At least two homeowners in Howard Beach are appealing to the city to value their homes at what they believe they should be worth.
They say their homes were worth far more before Hurricane Sandy devastated the neighborhood, and were not substantially damaged by the storm and thus should be worth close to what they had been.
Antoinette Simione says her father’s house on 91st Street was valued at $106,000 when they met with Build it Back a few weeks ago.
“Even the person who took care of us [at Build it Back] said there had to be some kind of mistake,” she said.
Simione asked what could be done and Build it Back suggested getting the house reappraised, which she did. The real estate agent who appraised it said it was likely worth as much as $550,000. In documentation she gave to Build it Back, Simione said it had been worth more than $400,000 before the storm.
The same problem is befalling Vito Chillemi, who lives further south on 91st Street.
“They offer $200,000 for my home,” he said. “I paid $550,000 before Sandy hit. Right there, it should tell you it’s undervalued.”
Chillemi said his house was severely damaged by Sandy’s storm surge and it cost almost $200,000 to make all the repairs. He submitted bills to Build it Back to be reimbursed, but has not seen any money yet.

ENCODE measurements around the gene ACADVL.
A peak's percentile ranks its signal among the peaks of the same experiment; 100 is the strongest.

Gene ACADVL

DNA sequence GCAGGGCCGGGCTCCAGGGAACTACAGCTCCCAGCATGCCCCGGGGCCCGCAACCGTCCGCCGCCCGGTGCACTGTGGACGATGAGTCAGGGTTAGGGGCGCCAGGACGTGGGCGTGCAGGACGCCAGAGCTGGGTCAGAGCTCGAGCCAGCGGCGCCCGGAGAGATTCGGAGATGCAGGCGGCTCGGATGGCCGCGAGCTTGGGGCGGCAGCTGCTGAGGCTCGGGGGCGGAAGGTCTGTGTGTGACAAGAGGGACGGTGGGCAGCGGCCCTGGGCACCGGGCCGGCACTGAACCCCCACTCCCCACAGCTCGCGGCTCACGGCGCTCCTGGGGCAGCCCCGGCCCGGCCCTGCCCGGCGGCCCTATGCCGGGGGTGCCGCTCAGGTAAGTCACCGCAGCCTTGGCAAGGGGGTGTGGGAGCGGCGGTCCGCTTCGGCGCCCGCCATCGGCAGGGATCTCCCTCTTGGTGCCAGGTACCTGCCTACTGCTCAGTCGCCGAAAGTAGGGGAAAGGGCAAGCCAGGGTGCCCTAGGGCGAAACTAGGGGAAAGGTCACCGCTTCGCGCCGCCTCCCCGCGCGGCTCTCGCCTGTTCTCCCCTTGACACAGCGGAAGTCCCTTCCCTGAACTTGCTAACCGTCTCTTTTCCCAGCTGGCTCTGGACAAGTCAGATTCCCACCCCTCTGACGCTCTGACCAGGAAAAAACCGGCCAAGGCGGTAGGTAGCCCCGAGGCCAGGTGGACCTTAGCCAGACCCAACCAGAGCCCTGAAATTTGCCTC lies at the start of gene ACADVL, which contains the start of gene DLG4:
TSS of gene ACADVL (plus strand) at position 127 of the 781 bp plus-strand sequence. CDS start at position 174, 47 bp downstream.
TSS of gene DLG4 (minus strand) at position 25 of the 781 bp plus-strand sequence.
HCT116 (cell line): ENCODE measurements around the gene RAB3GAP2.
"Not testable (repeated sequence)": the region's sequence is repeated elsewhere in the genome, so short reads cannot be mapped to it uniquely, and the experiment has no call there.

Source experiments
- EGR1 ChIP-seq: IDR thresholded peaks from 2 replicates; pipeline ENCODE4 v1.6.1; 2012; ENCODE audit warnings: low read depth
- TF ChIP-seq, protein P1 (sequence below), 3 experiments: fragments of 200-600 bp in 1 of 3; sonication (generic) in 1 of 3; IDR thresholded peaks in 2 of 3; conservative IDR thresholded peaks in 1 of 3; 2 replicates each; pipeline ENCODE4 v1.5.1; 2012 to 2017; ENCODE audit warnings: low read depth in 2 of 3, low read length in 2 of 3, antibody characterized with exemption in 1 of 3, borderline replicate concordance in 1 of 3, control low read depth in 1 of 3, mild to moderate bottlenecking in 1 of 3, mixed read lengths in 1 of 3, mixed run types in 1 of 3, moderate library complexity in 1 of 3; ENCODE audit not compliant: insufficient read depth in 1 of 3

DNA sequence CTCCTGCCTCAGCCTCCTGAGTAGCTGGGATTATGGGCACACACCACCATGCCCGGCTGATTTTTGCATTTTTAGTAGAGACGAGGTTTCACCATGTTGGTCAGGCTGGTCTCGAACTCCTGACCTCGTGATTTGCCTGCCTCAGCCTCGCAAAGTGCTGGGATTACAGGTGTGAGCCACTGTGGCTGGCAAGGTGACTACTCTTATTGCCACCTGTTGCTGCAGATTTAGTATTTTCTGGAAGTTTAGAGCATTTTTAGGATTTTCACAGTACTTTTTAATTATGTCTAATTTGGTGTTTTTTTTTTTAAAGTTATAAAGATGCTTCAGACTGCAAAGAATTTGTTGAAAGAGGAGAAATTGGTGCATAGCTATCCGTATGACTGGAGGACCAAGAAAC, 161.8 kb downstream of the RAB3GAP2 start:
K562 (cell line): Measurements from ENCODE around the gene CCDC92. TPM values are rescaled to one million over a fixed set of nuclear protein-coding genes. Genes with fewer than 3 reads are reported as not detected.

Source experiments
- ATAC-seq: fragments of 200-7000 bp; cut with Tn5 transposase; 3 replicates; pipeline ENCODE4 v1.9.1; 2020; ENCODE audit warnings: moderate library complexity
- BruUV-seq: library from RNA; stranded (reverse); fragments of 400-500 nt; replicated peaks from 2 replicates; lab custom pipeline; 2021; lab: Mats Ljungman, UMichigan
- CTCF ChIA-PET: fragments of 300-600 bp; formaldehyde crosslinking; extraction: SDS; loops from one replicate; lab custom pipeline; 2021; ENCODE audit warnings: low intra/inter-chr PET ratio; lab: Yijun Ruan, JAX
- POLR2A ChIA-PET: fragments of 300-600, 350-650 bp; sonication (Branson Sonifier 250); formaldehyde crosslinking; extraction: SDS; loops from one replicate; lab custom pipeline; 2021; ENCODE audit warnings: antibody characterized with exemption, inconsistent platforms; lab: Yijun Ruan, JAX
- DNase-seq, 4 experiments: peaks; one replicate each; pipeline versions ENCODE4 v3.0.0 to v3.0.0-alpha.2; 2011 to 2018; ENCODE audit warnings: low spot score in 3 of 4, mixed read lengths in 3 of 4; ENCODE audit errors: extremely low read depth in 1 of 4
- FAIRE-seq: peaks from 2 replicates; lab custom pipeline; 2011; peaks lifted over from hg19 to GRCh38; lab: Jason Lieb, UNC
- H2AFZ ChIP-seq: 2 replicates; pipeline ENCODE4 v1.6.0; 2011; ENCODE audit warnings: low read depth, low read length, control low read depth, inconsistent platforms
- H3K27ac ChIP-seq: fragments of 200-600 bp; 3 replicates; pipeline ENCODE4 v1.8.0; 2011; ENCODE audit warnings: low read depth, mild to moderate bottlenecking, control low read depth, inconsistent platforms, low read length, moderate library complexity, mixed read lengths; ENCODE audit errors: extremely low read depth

“I think that’s kind of ridiculous,” Chillemi said. “They said they would fill in my basement and raise the entire house seven feet. I’d be the highest house on the block.”
Besides that, Build it Back told him he would have to vacate the home while it was being raised — at his own cost — for six weeks.
“Six weeks might be six months, maybe even a year,” Chillemi said. “We’re 18 months removed from Sandy and we’re still talking about this.”
The issue of home values post-Sandy is not a new one, but in many cases since the storm, residents have complained that their homes were priced too high, causing them to pay higher property taxes on homes that were damaged in the storm and, in some case, inhabitable.
Last year, the city valued the homes based on research done before Sandy. Residents had to appeal their home values directly to the Department of Finance to get them reappraised.
A source with the Department of Finance said the problem is fixable and the city would look at the homes that are said to be undervalued.
The source suggested the problem is a “side effect” of the city trying to correct last year’s issue of valuing storm-damaged homes at pre-Sandy levels.
However, some have noted that the values of homes have gone down in the neighborhood due to the effects of Sandy.
And the state is mulling legislation aimed at restoring a 6 percent property tax cap that under current law would be eliminated when substantial improvements are made to homes — a problem befalling at least 1,500 Sandy-affected homeowners.
Meanwhile, Chillemi said the city has told him there will be an appeals process that he can take part in and that the city will release some of the reimbursement money he’s been waiting for. But he’s skeptical.
“Is that going to be happen? Probably not,” Chillemi said.